Earth, and the species that call it home, are facing a climate emergency.
We’re at a critical inflection point, with the chance to fundamentally change our direction and create new economic models that promote sustainability, prosperity and inclusivity.
But to meet the emission reduction targets set out in the Paris Agreement, EU Climate Law, the Green Deal and the ‘Fit for 55’ package, we must drastically reduce emissions across Europe and across sectors – and fast.
This means Europe must significantly decarbonise whilst maintaining its commitment to greater employment, innovation and biodiversity. And the business community is rising again and again to this challenge. By collaborating with these businesses and policymakers across Europe, we can help shape policy framework that will support our road to decarbonisation.
In 2020, the European Commission established the European Green Deal, signalling the leadership role it aims to play in ‘the decade of action’. Leading companies are joining forces, too, through the BioAdvantage Europe coalition launched today (part of the Europe Delivers partnership formed by Xynteo). With our partners – Avril, DB Schenker, Lantmännen, Scania, Shell, and Yara – we are working to create a unified and informed dialogue with EU policymakers on how, together, we can untap the full potential of Europe’s bioeconomy.
It spans all of Europe’s important natural ecosystems: agriculture; aquaculture; forestry; and all the products and waste streams that arise from these activities. This includes food and feed, forest and crop residues, sewage and manure, bioenergy, biofuels, and bio-based chemicals and materials.
Last year, we collaborated on several policy papers showing how the bioeconomy could support the European Green Deal and its recovery, advance the continent’s biodiversity & climate goals, while creating high-value “green” jobs. This was done with deep insights from our partners and leading policymakers from Brussels and Europe’s member states.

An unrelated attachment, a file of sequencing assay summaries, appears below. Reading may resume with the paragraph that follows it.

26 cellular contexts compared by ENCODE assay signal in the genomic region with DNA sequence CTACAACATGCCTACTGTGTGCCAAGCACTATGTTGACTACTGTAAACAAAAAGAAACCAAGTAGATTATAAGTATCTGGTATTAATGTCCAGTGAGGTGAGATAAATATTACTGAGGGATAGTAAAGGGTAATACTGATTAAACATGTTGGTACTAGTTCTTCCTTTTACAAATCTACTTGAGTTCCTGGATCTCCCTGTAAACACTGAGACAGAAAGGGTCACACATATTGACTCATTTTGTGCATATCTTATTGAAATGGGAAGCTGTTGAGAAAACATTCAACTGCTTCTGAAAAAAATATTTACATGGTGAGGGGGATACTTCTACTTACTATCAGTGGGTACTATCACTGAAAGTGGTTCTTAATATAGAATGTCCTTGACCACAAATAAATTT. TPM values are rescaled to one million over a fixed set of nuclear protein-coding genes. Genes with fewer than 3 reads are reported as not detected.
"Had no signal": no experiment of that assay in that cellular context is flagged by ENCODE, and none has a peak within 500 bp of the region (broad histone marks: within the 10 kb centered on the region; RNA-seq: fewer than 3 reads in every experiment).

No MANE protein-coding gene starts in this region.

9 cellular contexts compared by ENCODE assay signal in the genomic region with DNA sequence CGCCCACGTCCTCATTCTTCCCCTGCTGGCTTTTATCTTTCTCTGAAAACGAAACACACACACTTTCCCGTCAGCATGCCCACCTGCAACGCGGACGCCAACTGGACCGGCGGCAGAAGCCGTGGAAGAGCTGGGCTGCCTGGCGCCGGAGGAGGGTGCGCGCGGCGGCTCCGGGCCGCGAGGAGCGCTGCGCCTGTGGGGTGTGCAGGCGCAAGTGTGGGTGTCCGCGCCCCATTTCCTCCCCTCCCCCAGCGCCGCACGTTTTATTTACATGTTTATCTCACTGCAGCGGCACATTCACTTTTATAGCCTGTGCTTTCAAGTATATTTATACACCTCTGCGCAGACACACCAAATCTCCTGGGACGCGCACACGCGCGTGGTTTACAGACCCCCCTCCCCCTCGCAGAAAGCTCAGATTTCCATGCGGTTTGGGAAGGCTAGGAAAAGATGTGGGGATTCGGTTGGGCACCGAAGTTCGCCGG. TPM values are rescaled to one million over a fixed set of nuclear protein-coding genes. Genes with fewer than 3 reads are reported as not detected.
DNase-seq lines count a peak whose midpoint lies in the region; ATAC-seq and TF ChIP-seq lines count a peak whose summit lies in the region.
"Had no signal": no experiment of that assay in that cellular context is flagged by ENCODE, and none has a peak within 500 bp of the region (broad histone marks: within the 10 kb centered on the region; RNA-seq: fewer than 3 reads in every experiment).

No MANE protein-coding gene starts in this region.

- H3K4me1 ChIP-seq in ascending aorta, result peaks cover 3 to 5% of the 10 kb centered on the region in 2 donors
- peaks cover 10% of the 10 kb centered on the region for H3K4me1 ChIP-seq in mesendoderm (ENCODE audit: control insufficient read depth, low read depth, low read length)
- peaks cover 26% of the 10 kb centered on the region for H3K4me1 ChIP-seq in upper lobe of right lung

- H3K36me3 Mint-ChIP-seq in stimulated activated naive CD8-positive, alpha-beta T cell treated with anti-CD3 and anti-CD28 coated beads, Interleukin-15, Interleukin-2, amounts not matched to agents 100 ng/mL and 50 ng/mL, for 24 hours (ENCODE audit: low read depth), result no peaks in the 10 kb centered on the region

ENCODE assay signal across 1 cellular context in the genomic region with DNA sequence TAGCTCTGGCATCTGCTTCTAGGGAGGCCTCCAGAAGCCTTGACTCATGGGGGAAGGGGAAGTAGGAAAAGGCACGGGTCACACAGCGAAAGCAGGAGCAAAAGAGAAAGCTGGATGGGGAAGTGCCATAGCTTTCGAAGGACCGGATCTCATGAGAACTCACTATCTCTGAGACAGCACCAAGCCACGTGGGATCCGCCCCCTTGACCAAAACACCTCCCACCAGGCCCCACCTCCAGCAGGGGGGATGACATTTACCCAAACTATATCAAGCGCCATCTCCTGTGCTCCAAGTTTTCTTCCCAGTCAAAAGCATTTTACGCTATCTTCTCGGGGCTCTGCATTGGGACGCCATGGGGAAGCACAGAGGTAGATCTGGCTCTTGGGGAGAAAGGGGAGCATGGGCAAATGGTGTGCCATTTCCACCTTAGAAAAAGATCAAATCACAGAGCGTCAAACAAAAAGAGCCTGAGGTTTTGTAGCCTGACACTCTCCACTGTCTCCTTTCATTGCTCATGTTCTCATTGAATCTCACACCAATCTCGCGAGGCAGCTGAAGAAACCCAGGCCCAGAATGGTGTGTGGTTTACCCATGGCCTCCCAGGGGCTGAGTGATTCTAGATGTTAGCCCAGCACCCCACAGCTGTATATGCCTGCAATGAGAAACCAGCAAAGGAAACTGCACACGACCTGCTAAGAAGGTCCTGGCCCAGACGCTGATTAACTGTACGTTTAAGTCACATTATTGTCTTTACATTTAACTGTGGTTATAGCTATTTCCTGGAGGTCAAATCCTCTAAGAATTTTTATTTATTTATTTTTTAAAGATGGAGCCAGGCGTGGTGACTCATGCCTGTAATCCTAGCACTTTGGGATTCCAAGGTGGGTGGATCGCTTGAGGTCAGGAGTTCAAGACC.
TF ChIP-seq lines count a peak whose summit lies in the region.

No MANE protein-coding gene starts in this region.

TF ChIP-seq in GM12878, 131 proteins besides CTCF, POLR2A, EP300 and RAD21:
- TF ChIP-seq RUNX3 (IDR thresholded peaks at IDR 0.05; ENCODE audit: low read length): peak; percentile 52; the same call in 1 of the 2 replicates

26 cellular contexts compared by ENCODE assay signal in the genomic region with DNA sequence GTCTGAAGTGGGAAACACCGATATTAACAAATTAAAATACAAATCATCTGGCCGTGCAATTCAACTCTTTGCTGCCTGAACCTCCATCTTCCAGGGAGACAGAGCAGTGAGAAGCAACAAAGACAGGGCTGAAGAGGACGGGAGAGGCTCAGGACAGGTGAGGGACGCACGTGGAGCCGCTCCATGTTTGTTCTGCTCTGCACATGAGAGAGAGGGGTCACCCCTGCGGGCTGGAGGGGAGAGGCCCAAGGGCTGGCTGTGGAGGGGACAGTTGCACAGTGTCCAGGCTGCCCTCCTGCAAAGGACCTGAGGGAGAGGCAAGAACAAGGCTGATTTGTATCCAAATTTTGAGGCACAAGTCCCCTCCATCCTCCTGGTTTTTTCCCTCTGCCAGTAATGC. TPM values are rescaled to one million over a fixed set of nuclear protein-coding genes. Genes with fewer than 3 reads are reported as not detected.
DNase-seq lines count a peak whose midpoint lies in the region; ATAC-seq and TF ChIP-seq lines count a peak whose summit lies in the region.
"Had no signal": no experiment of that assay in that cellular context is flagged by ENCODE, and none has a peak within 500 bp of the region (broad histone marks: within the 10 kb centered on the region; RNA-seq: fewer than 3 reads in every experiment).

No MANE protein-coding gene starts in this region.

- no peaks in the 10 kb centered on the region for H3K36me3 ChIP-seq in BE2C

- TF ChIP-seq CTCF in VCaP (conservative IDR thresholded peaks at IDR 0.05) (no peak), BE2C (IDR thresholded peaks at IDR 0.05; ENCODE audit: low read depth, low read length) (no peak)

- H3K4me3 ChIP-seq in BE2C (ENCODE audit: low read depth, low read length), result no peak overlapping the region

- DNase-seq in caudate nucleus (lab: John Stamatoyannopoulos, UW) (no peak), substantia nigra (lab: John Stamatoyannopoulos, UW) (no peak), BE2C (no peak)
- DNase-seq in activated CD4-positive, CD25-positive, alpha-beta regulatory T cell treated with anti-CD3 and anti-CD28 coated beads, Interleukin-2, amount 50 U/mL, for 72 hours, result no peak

Under the leadership of Scania and Yara, we are now exploring the potential of producing sustainable biofuels on European land that is not suitable for growing food or feed. The aim is to address in practice and head on the food vs. fuel, import and sustainability challenges of first-generation biofuels.
By focusing primarily on former coal mining sites in Central and Eastern Europe, we hope to demonstrate the value of biofuels production and usage – particularly in regions that might otherwise be left behind in the low-carbon energy transition. We also hope to showcase the many other benefits of the bioeconomy – restoring old industrial sites in ways that increase biodiversity, using agricultural processes to capture carbon, reducing GHG emissions, while creating new bio-based industries and jobs. And by producing sustainable biofuels from domestic feedstock on land unsuitable for food or feed, we can reduce dependency on unsustainable imports and circumvent the food vs fuel debate.
Such initiatives support the Renewable Energy Directive’s (REDII) target for transport and help to meet the biofuel targets in the EU while reducing the need for imports which are damaging environments. After all the IEA’s Sustainable Development Scenarios show that more than a three-fold increase in European biofuel consumption by 2030, and over 2000x increase in the production of sustainable aviation fuel, from 15 million litres in 2018 to 37 billion litres by 2030 is required.
As Henrik Henriksson, CEO of Scania, says, “sustainability and profitability go hand in hand. If you do not transform your company to become truly sustainable, you will soon not be relevant”.
Henriksson has set a goal for 50% of the vehicles that Scania sells to be electric by 2030. To reach its longer-term goal to be fossil free by 2045, “we need another sustainable liquid solution as well.,” he says. “To meet our emission reduction targets, we need a holistic approach. Sustainable biofuels and the bioeconomy play an enormous part in this.”
Yara’s CEO, Svein Tore Holsether, shares Henriksson’s optimism about sustainable biofuels. “By adapting our business model and partnering throughout the value chain, we are creating new business opportunities, jobs and competitive advantage in Europe,” he says. “The BioAdvantage Europe coalition and this demonstration project, is taking us one step closer to achieving this in Europe’s bioeconomy.”
By working with partners across the bioeconomy, the BioAdvantage Europe coalition can create a unified message and a constructive dialogue with EU policymakers on how together, we can fully unleash the bioeconomy and its potential for Europe’s green recovery and sustainable and inclusive growth.
To learn more, see our latest policy paper on the bioeconomy and the 'Fit for 55 Package' here.